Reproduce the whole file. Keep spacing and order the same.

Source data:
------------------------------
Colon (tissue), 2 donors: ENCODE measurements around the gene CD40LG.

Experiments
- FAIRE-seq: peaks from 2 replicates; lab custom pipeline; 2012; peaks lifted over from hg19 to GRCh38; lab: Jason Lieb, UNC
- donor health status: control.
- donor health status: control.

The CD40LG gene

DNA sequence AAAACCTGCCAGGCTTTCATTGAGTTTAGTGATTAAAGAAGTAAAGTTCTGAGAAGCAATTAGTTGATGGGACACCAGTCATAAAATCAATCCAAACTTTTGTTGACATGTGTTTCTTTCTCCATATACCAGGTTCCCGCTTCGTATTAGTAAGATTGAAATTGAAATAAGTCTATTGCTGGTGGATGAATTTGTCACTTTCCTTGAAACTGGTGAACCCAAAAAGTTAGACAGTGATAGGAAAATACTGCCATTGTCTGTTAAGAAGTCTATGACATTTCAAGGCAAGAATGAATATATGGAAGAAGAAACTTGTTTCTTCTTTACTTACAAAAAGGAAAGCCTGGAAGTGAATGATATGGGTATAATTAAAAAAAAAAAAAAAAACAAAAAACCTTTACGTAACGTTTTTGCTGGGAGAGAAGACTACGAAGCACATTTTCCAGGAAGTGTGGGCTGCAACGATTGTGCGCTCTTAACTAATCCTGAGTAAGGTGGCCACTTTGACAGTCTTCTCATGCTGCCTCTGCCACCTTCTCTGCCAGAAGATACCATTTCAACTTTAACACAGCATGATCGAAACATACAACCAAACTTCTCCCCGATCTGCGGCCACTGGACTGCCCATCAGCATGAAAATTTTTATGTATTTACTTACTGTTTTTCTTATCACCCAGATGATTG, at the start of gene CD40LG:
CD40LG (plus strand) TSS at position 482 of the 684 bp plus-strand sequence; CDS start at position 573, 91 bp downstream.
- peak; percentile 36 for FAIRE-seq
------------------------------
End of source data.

Colon (tissue), 2 donors: ENCODE measurements around the gene CD40LG.

Experiments
- FAIRE-seq: peaks from 2 replicates; lab custom pipeline; 2012; peaks lifted over from hg19 to GRCh38; lab: Jason Lieb, UNC
- donor health status: control.
- donor health status: control.

The CD40LG gene

DNA sequence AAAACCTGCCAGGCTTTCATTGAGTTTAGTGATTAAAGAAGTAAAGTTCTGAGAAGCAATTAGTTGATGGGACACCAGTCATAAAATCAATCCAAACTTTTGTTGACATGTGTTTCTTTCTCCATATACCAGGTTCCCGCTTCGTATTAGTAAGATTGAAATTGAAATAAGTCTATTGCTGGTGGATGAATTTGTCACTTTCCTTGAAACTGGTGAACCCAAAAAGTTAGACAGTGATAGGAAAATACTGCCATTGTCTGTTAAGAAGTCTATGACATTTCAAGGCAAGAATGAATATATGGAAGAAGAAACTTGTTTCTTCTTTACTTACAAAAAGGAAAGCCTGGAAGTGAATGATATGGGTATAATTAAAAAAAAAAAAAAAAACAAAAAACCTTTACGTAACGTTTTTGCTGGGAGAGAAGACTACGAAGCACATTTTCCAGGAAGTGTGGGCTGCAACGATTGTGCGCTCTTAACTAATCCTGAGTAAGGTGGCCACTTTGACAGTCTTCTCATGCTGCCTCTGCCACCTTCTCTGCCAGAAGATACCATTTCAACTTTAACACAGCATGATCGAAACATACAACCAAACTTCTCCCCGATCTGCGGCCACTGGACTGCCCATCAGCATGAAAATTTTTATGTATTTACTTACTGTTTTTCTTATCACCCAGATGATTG, at the start of gene CD40LG:
CD40LG (plus strand) TSS at position 482 of the 684 bp plus-strand sequence; CDS start at position 573, 91 bp downstream.
- peak; percentile 36 for FAIRE-seq